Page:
Such practice made a student able to "frame a sufficient argument to prove his questions, or defend any axioma, to distinguish of any Dilemma and be able to moderate in any Argumentation whatsoever" (Apology for Actors, 1612). In this class, we will use Shakespeare's own words to arm you "with audacity" and a similar ability to make logical, compelling arguments, in speech and in writing.

Shakespeare used his ears and eyes to learn the craft of telling stories to the public in the popular form of theater. He also published two long narrative poems, which he dedicated to an aristocrat, and wrote sonnets to share "among his private friends" (so wrote Francis Meres in his Palladis Tamia, 1598). Varying his style to suit different audiences and occasions, and borrowing copiously from what he read, Shakespeare nevertheless found a voice all his own–so much so that his words are now, as his fellow playwright Ben Jonson foretold, "not of an age, but for all time." Reading, listening, analyzing, appreciating, criticizing, remembering: we will engage with these words in many ways, and will see how words can become ideas, habits of thought, indicators of emotion, and a means to transform the world.

Starts : 2008-02-01
14 votes
MIT OpenCourseWare (OCW) Free Closed [?] MIT OpenCourseWare Special Programs Undergraduate

MIT students are challenged daily to solve for x, to complete four problem sets, two papers, and prepare for an exam worth 30% of their grade... all in one night. When they do stop to breathe, it's for a shower or a meal. What does this have to do with creative writing? Everything. Creative writing and MIT go together better than you might imagine.

Starts : 2008-02-01
7 votes
MIT OpenCourseWare (OCW) Free Closed [?] MIT OpenCourseWare Special Programs Undergraduate

MIT students are challenged daily to solve for x, to complete four problem sets, two papers, and prepare for an exam worth 30% of their grade... all in one night. When they do stop to breathe, it's for a shower or a meal. What does this have to do with creative writing? Everything. Creative writing and MIT go together better than you might imagine.

Starts : 2008-02-01
No votes
MIT OpenCourseWare (OCW) Free Experimental Study Group MIT OpenCourseWare Undergraduate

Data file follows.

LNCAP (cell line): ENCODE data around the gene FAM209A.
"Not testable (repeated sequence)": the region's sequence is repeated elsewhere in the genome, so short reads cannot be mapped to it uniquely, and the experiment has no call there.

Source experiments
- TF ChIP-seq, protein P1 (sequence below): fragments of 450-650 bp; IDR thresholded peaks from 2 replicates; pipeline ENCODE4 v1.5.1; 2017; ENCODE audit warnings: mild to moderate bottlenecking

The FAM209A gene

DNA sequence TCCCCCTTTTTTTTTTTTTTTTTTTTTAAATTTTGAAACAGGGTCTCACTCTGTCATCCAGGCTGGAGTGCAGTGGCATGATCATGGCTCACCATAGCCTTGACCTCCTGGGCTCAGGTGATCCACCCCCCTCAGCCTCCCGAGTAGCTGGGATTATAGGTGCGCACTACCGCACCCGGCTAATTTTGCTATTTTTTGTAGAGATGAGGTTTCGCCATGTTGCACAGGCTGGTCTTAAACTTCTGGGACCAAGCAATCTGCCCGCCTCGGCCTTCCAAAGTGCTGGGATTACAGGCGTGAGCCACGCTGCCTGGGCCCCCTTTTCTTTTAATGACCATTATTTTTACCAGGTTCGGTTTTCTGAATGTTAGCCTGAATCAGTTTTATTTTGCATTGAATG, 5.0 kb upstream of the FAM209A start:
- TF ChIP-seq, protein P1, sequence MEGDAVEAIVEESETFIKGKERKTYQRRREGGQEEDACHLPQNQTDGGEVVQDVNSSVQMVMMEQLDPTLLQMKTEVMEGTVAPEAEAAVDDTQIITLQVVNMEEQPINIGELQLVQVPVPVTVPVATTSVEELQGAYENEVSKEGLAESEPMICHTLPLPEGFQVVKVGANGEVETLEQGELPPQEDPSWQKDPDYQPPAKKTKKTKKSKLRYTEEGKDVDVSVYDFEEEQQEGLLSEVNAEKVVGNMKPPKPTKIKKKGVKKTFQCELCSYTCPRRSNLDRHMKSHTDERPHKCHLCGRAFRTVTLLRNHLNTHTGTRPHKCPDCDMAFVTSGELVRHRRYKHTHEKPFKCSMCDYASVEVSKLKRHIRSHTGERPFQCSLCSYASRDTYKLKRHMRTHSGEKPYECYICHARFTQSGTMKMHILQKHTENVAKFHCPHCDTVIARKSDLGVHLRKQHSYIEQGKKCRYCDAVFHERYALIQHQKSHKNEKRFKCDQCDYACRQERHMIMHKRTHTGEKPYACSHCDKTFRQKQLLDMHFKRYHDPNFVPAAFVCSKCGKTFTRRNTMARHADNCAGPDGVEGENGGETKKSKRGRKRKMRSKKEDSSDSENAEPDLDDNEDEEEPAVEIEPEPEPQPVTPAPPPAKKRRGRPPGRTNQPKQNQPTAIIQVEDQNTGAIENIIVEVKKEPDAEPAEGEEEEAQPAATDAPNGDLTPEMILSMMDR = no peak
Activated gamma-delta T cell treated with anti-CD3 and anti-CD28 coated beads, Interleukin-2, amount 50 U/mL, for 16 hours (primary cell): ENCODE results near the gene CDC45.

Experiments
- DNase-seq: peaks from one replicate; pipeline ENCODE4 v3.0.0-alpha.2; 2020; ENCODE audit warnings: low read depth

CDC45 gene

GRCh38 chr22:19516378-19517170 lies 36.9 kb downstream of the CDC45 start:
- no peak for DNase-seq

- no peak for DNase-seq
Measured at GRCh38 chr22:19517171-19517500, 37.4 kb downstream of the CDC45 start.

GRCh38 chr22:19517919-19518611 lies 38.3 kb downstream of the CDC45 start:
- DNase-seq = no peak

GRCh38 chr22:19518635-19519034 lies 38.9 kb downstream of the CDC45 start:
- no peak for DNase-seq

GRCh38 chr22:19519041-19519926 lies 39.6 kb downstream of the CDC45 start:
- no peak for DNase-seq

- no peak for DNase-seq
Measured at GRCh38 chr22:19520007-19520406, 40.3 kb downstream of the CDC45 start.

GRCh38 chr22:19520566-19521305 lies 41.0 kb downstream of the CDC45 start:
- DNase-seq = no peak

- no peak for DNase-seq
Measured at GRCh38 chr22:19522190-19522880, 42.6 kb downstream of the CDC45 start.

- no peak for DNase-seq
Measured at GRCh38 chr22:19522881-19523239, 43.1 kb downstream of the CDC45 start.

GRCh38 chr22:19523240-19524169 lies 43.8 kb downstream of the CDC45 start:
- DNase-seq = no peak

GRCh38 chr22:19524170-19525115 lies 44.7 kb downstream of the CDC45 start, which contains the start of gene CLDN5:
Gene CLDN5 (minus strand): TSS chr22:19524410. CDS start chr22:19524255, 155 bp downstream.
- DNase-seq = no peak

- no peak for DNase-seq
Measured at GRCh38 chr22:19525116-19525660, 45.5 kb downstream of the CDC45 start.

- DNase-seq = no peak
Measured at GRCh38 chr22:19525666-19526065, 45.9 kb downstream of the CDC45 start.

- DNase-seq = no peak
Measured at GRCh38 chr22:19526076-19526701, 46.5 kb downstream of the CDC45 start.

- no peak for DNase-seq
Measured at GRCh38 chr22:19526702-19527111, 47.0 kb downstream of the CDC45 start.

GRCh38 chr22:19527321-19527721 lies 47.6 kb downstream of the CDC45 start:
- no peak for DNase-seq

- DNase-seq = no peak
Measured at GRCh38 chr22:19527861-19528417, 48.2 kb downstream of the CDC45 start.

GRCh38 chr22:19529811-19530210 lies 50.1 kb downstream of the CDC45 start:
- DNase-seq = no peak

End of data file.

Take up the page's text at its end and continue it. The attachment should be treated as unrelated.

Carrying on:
MIT students are challenged daily to solve for x, to complete four problem sets, two papers, and prepare for an exam worth 30% of their grade... all in one night. When they do stop to breathe, it's for a shower or a meal. What does this have to do with creative writing? Everything. Creative writing and MIT go together better than you might imagine.

Starts : 2009-09-01
20 votes
MIT OpenCourseWare (OCW) Free Closed [?] Engineering Systems Division Graduate MIT OpenCourseWare

In 2004, the Ansari X PRIZE for suborbital spaceflight captured the public's imagination and revolutionized an industry, leveraging a $10M prize purse into over $100M in innovation. Building from that success, the X PRIZE Foundation is now developing new prizes to focus innovation around "Grand Challenge" themes, including genomics, energy, healthcare, and education.

This course will examine the intersection of incentives and innovation, drawing on economic models, historic examples, and recent experience of the X PRIZE Foundation to help develop a future prize in Energy Storage Technologies.

Starts : 2009-09-01
5 votes
MIT OpenCourseWare (OCW) Free Engineering Systems Division Graduate MIT OpenCourseWare

In 2004, the Ansari X PRIZE for suborbital spaceflight captured the public's imagination and revolutionized an industry, leveraging a $10M prize purse into over $100M in innovation. Building from that success, the X PRIZE Foundation is now developing new prizes to focus innovation around "Grand Challenge" themes, including genomics, energy, healthcare, and education.

This course will examine the intersection of incentives and innovation, drawing on economic models, historic examples, and recent experience of the X PRIZE Foundation to help develop a future prize in Energy Storage Technologies.

Starts : 2016-02-01
No votes
MIT OpenCourseWare (OCW) Free MIT OpenCourseWare Science Society Technology Undergraduate

This course places contemporary youth activities in perspective by surveying young American's political participation over the past 200 years. Each week, students will look at trends in youth political activism during a specific historical period, as well as what difference—if any—youth media production and technology use (radio, music, automobiles, ready-made clothing) made in determining the course of events. A central theme in accounts of political participation by those who have not yet reached the age of majority are the opportunities for mobilization and expression that new technologies supply. This class explores what is truly new about "new media" and reviews lessons from history for present-day activists based on patterns of past failure and success.